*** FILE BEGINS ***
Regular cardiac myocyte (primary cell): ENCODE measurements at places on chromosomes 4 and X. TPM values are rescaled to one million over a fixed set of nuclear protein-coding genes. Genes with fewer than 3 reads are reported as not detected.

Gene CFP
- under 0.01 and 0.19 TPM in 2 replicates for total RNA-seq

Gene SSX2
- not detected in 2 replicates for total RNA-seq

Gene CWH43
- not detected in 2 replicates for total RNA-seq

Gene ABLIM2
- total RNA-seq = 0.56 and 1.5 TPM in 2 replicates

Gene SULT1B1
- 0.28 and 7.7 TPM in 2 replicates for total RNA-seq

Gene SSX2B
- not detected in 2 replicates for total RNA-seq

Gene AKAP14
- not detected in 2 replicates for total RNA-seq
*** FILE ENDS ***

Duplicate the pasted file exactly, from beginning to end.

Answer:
Regular cardiac myocyte (primary cell): ENCODE measurements at places on chromosomes 4 and X. TPM values are rescaled to one million over a fixed set of nuclear protein-coding genes. Genes with fewer than 3 reads are reported as not detected.

Gene CFP
- under 0.01 and 0.19 TPM in 2 replicates for total RNA-seq

Gene SSX2
- not detected in 2 replicates for total RNA-seq

Gene CWH43
- not detected in 2 replicates for total RNA-seq

Gene ABLIM2
- total RNA-seq = 0.56 and 1.5 TPM in 2 replicates

Gene SULT1B1
- 0.28 and 7.7 TPM in 2 replicates for total RNA-seq

Gene SSX2B
- not detected in 2 replicates for total RNA-seq

Gene AKAP14
- not detected in 2 replicates for total RNA-seq